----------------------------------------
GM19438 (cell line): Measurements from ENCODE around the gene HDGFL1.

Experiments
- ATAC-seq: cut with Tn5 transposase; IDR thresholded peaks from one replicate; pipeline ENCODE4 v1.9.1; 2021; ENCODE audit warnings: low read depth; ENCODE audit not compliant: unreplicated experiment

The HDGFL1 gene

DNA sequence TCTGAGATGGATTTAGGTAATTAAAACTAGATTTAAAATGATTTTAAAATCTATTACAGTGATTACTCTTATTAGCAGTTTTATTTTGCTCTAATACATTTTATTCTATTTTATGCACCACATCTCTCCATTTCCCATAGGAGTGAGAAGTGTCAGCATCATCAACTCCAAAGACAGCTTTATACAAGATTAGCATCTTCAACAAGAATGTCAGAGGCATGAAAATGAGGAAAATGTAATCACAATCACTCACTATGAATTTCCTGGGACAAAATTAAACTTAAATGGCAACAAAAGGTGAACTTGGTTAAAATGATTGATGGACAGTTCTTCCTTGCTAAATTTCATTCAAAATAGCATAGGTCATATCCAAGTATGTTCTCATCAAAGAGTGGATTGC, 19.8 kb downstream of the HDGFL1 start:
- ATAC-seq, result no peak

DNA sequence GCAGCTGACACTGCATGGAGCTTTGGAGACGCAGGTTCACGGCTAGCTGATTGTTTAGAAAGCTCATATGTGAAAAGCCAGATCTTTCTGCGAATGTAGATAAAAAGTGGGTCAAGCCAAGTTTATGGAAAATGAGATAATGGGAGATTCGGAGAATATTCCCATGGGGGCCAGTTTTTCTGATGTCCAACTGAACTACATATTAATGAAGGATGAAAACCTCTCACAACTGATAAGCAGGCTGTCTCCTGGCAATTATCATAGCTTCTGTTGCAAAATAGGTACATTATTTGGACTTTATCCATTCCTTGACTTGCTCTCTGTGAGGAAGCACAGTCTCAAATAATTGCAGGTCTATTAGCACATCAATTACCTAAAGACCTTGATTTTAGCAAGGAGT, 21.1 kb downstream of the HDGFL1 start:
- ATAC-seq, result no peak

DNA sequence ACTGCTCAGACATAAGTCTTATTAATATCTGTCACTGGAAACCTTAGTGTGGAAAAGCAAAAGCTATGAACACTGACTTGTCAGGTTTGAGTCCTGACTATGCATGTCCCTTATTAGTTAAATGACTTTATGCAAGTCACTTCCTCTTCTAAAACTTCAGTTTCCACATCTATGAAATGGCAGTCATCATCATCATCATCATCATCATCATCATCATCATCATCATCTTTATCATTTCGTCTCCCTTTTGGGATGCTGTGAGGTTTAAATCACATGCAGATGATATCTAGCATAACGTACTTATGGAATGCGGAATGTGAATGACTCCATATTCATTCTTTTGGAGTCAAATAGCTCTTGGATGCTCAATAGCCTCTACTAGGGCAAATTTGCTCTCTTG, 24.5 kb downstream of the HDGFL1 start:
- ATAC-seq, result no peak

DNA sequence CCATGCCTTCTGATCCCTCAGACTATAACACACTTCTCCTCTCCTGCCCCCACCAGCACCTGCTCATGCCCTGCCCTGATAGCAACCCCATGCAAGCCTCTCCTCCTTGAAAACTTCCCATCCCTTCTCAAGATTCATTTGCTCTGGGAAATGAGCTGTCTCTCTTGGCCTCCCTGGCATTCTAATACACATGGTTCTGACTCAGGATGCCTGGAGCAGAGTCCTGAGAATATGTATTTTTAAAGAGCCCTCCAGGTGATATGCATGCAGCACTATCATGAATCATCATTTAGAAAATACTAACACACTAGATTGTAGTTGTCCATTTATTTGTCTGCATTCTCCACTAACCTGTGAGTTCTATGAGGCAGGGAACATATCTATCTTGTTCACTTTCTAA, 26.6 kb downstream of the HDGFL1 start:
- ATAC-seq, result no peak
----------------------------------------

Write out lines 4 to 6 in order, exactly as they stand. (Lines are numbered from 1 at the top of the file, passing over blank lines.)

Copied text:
The HDGFL1 gene

DNA sequence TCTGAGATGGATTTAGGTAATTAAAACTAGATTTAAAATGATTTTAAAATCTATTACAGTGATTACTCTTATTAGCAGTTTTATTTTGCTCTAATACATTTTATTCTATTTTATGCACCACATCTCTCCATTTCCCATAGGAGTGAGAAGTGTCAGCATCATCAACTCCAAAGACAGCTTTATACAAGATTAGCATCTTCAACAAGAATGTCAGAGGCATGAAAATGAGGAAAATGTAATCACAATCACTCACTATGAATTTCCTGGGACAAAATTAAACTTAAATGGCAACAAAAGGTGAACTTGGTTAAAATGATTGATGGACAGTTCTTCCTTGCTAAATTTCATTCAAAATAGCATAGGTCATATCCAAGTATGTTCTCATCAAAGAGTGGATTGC, 19.8 kb downstream of the HDGFL1 start:
- ATAC-seq, result no peak